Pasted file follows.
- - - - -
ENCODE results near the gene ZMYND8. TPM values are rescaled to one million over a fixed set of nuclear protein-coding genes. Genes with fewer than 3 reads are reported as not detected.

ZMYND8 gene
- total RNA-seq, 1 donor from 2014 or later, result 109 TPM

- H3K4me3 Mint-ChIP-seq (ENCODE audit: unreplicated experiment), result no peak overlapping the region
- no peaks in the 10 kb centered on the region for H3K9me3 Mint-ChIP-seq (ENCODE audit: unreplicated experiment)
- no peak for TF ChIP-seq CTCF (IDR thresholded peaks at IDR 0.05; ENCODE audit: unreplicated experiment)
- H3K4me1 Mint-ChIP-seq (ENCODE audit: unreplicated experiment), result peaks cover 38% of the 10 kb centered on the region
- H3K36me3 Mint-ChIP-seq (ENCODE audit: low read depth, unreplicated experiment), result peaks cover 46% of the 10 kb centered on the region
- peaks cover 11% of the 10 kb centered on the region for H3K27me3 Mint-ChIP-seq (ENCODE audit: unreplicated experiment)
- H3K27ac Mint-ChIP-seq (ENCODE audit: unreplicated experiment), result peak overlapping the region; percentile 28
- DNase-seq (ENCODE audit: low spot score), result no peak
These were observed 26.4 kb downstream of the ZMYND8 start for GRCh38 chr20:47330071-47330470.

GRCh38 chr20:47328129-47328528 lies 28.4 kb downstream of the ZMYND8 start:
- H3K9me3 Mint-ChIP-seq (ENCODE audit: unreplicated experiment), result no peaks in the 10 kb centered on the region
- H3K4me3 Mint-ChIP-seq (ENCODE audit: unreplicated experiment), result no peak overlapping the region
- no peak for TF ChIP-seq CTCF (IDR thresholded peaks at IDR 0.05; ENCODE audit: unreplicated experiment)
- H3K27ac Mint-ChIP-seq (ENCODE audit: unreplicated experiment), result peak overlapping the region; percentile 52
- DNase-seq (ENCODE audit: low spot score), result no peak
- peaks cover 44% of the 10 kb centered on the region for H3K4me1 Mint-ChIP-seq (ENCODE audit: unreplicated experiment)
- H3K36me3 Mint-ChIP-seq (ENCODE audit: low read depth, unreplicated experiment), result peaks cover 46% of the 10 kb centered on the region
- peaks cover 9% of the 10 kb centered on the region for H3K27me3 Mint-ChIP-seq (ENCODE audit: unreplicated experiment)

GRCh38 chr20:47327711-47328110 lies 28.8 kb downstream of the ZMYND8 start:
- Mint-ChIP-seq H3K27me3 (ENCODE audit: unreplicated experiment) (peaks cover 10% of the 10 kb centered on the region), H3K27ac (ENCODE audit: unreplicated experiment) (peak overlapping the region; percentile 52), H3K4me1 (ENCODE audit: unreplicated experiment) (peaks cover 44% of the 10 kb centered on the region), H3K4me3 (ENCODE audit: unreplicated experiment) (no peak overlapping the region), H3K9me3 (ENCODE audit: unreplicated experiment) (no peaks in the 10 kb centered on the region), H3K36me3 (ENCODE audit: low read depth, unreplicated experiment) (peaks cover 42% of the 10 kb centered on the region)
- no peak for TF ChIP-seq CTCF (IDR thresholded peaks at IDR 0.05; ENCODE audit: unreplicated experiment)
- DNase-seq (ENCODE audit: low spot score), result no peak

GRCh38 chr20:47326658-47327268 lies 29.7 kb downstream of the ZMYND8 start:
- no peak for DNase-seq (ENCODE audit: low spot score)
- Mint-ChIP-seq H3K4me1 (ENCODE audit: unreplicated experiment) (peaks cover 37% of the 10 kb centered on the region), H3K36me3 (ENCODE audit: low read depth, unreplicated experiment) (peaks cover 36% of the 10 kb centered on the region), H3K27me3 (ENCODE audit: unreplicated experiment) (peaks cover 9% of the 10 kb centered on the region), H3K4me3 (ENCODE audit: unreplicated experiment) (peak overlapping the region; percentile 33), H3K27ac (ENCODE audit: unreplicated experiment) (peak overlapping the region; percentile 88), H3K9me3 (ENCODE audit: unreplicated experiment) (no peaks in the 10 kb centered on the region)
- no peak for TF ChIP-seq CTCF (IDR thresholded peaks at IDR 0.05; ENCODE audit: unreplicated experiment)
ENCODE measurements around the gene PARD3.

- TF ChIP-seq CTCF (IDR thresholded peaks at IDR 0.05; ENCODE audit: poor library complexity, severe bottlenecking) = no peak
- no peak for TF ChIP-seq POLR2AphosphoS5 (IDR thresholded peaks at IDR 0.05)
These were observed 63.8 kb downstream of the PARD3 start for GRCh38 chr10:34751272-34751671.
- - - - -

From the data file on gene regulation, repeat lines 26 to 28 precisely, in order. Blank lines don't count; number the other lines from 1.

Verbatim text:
GRCh38 chr20:47326658-47327268 lies 29.7 kb downstream of the ZMYND8 start:
- no peak for DNase-seq (ENCODE audit: low spot score)
- Mint-ChIP-seq H3K4me1 (ENCODE audit: unreplicated experiment) (peaks cover 37% of the 10 kb centered on the region), H3K36me3 (ENCODE audit: low read depth, unreplicated experiment) (peaks cover 36% of the 10 kb centered on the region), H3K27me3 (ENCODE audit: unreplicated experiment) (peaks cover 9% of the 10 kb centered on the region), H3K4me3 (ENCODE audit: unreplicated experiment) (peak overlapping the region; percentile 33), H3K27ac (ENCODE audit: unreplicated experiment) (peak overlapping the region; percentile 88), H3K9me3 (ENCODE audit: unreplicated experiment) (no peaks in the 10 kb centered on the region)